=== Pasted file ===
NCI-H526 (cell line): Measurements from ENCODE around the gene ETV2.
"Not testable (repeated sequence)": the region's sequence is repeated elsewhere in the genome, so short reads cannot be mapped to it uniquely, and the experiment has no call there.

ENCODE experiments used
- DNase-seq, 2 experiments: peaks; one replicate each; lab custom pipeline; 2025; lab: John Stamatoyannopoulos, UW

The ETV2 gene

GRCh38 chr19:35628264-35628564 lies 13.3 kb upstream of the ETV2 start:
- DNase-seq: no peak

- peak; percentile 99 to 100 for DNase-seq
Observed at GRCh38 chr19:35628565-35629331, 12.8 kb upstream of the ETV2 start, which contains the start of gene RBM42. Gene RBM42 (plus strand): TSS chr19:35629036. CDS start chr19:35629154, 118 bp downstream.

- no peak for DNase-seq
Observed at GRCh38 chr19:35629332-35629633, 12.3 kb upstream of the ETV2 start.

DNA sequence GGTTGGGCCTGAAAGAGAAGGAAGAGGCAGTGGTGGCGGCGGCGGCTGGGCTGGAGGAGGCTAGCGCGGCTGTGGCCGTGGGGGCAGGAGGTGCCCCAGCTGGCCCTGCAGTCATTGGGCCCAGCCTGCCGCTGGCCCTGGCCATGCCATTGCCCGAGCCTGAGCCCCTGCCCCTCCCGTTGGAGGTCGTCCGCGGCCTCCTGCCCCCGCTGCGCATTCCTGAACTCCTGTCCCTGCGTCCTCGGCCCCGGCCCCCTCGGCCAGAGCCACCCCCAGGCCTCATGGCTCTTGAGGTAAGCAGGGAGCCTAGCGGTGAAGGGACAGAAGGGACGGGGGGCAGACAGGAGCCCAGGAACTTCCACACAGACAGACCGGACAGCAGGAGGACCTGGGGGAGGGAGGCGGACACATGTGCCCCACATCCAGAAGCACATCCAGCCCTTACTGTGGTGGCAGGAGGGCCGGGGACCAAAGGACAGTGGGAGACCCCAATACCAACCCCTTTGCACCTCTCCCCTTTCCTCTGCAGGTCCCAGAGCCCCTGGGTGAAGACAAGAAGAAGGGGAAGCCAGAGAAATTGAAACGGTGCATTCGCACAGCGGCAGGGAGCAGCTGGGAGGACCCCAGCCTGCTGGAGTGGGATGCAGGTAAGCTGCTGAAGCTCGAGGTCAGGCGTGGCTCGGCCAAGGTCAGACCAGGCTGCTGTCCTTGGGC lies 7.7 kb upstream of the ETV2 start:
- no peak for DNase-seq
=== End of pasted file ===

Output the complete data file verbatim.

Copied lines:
NCI-H526 (cell line): Measurements from ENCODE around the gene ETV2.
"Not testable (repeated sequence)": the region's sequence is repeated elsewhere in the genome, so short reads cannot be mapped to it uniquely, and the experiment has no call there.

ENCODE experiments used
- DNase-seq, 2 experiments: peaks; one replicate each; lab custom pipeline; 2025; lab: John Stamatoyannopoulos, UW

The ETV2 gene

GRCh38 chr19:35628264-35628564 lies 13.3 kb upstream of the ETV2 start:
- DNase-seq: no peak

- peak; percentile 99 to 100 for DNase-seq
Observed at GRCh38 chr19:35628565-35629331, 12.8 kb upstream of the ETV2 start, which contains the start of gene RBM42. Gene RBM42 (plus strand): TSS chr19:35629036. CDS start chr19:35629154, 118 bp downstream.

- no peak for DNase-seq
Observed at GRCh38 chr19:35629332-35629633, 12.3 kb upstream of the ETV2 start.

DNA sequence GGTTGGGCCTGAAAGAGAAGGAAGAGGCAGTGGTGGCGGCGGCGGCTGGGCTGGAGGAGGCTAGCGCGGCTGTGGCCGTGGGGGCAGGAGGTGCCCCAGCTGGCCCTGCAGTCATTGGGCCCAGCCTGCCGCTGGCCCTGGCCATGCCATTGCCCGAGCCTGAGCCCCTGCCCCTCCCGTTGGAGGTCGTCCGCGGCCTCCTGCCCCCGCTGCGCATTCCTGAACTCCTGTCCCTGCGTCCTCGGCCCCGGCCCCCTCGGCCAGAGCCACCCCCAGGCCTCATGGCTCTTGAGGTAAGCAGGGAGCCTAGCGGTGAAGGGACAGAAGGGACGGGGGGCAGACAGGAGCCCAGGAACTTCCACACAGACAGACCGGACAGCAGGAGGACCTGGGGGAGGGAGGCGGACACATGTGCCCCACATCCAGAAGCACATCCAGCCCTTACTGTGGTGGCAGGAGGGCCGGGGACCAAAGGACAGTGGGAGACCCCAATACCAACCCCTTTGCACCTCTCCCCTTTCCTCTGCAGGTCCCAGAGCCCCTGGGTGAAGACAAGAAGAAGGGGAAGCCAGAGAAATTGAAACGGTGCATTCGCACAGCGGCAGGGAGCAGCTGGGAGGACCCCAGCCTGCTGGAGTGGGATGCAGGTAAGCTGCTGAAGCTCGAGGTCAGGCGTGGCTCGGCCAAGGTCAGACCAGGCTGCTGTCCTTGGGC lies 7.7 kb upstream of the ETV2 start:
- no peak for DNase-seq